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Recently, someone asked me what are the biggest barriers memoir writers face to being prolific. The following three came to mind right away. Below, I write about them and offer suggestions for eliminating these impediments to staying in the writing conversation.
1. Don’t hold out for a perfect memoir.
Writers often put off writing a good memoir in favor of struggling unsuccessfully forever to create a perfect one. This is insidious because no one says they are putting off writing a good memoir in favor of a perfect one. Instead they say, “I want my story to be meaningful” or “I want to be sure I have something to say” or “I don’t want to bore my readers.”
For sure, no one wants a boring memoir or a meaningless one. Most writers I’ve worked with do have it in them to turn out a memoir that can appeal to its audience. It may not be a perfect memoir but it can be a good one. Keep in mind that perfect is the enemy of good.
Remedy: Tell yourself every day, “I am writing the best memoir I can. It need not be perfect to be worth my time to write and my audience‘s time to read.”
2. Don’t shrink from the difficulty of writing a memoir.
Producing a 200-page book is, of course, not easy. But neither is raising kids or going to work every day. No one said it was going to be easy or fun every time you sit down. Writing a memoir is hard work but the results—like keeping your commitment to raising a family through all the difficulties—are worth it.
One mindset that is a deal breaker when it comes to writing a memoir is dwelling with how long it will take you to write the whole book and how many things you will have to struggle with to get the book completed. Instead of this terrible doom and gloom, commit to writing one day’s worth of memoir at a time. Don’t let the big picture defeat you.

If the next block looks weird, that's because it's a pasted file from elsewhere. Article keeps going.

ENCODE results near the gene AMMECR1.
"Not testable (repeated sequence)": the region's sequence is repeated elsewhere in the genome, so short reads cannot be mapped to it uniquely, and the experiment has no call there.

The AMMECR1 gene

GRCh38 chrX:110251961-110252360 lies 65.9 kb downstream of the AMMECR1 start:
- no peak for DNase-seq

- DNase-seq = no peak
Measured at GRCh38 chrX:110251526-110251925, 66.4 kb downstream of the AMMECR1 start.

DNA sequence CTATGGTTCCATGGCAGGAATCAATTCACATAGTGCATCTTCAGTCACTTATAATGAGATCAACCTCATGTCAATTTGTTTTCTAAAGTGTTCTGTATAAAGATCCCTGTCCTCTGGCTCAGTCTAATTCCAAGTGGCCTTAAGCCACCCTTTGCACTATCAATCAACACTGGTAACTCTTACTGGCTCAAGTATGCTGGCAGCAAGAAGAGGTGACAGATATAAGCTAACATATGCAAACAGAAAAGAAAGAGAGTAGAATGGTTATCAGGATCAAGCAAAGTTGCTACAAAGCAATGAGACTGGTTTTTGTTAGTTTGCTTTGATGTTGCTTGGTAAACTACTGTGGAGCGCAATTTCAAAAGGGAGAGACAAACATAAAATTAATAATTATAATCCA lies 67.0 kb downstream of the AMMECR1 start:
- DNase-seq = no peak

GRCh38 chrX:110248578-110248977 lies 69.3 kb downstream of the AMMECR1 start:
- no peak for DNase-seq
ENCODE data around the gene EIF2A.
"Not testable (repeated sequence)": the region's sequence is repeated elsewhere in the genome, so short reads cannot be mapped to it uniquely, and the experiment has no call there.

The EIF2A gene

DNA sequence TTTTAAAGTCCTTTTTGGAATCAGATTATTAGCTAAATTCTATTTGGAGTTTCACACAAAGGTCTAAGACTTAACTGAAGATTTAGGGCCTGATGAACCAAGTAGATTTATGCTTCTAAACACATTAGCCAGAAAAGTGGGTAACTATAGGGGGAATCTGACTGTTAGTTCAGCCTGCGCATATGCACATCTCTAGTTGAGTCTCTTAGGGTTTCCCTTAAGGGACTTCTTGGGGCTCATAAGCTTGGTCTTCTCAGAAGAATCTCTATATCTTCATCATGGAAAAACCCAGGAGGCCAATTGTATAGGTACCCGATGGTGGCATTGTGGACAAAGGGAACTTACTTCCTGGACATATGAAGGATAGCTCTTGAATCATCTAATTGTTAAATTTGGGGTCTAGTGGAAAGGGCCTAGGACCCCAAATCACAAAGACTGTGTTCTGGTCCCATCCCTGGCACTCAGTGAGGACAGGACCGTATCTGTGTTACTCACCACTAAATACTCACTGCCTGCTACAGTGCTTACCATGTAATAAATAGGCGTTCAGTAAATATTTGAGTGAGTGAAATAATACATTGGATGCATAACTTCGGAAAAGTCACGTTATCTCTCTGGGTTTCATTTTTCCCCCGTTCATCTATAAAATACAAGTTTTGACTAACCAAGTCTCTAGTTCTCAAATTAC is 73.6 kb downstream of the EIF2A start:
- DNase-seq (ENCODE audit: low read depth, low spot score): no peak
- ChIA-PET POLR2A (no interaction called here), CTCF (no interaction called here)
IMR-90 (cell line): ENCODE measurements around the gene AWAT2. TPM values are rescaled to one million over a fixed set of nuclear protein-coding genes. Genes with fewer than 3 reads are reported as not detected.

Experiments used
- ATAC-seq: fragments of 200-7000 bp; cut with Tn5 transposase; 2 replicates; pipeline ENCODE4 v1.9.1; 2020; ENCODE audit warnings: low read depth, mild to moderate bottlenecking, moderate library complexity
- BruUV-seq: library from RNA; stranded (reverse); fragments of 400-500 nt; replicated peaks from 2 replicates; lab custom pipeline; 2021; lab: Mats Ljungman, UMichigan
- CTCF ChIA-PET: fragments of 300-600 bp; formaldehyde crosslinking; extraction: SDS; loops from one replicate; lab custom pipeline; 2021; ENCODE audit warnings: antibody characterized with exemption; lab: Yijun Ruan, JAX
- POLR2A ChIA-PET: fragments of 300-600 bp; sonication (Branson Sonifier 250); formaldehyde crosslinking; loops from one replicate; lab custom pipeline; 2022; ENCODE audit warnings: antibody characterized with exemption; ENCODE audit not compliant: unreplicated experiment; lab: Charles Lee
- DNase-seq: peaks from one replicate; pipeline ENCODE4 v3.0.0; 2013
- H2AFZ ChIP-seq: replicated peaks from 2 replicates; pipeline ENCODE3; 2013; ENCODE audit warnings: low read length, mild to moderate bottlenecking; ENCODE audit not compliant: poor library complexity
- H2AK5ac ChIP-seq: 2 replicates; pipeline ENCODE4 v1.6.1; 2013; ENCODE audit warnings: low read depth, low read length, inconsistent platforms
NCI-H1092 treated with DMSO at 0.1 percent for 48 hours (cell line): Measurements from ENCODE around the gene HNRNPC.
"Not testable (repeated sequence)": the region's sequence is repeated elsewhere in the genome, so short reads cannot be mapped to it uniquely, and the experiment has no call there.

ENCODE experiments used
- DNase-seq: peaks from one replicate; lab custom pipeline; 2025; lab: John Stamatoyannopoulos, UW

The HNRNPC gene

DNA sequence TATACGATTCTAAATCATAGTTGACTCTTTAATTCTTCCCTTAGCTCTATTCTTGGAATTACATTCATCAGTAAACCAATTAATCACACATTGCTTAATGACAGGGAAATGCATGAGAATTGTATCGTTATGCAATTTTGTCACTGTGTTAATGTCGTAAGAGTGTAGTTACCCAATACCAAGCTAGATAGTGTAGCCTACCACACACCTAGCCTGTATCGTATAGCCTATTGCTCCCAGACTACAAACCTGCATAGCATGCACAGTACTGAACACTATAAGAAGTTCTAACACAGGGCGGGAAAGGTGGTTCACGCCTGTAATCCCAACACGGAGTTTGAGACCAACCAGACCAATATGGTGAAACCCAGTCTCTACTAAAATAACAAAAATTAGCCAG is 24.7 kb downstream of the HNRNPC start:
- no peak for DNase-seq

Remedy: Tell yourself every time you sit down to write that you are writing only a small part of the book. You can write two to three pages on any given day. Inch by inch, it’s a cinch. Yard by yard, it’s hard.
3. Don’t work alone.
Too many writers work without support to maintain their writing effort—month after discouraging month. Writing can be lonely work. The isolation can sap your energy. As you spend more and more time alone with yourself, you begin to doubt what you are doing, you begin to fall into perfectionism, you tell yourself it is too hard. You decide go quit.
Find support to keep you going. This can be a sibling or friend who is helping you with research, a writing group that meets at the library regularly, (be sure members can provide critical help not just the sort that never gets beyond, “That’s nice!”), a writing class where your writing can receive constructive criticism, or memoir writing coach.
Remedy: Tell yourself that by the end of this month, you will have set up the support you need to persevere with writing this year.
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